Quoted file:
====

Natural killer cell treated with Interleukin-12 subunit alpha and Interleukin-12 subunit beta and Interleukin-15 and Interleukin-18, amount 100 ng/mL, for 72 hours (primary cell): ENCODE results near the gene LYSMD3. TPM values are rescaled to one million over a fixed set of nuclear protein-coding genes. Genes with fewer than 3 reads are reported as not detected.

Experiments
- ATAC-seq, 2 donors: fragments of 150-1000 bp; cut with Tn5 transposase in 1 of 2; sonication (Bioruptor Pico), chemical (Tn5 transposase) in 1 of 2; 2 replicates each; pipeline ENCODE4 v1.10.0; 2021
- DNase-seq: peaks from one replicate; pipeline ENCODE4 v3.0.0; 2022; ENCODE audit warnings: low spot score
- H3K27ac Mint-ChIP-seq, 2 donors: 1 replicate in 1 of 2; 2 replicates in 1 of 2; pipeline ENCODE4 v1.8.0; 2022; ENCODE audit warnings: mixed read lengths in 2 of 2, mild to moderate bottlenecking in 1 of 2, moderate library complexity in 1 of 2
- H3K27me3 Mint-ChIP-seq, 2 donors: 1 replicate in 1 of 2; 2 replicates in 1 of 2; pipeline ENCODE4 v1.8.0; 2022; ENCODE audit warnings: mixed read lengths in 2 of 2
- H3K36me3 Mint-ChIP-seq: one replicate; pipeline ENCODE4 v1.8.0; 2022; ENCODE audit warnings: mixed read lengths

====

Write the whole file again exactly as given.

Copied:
Natural killer cell treated with Interleukin-12 subunit alpha and Interleukin-12 subunit beta and Interleukin-15 and Interleukin-18, amount 100 ng/mL, for 72 hours (primary cell): ENCODE results near the gene LYSMD3. TPM values are rescaled to one million over a fixed set of nuclear protein-coding genes. Genes with fewer than 3 reads are reported as not detected.

Experiments
- ATAC-seq, 2 donors: fragments of 150-1000 bp; cut with Tn5 transposase in 1 of 2; sonication (Bioruptor Pico), chemical (Tn5 transposase) in 1 of 2; 2 replicates each; pipeline ENCODE4 v1.10.0; 2021
- DNase-seq: peaks from one replicate; pipeline ENCODE4 v3.0.0; 2022; ENCODE audit warnings: low spot score
- H3K27ac Mint-ChIP-seq, 2 donors: 1 replicate in 1 of 2; 2 replicates in 1 of 2; pipeline ENCODE4 v1.8.0; 2022; ENCODE audit warnings: mixed read lengths in 2 of 2, mild to moderate bottlenecking in 1 of 2, moderate library complexity in 1 of 2
- H3K27me3 Mint-ChIP-seq, 2 donors: 1 replicate in 1 of 2; 2 replicates in 1 of 2; pipeline ENCODE4 v1.8.0; 2022; ENCODE audit warnings: mixed read lengths in 2 of 2
- H3K36me3 Mint-ChIP-seq: one replicate; pipeline ENCODE4 v1.8.0; 2022; ENCODE audit warnings: mixed read lengths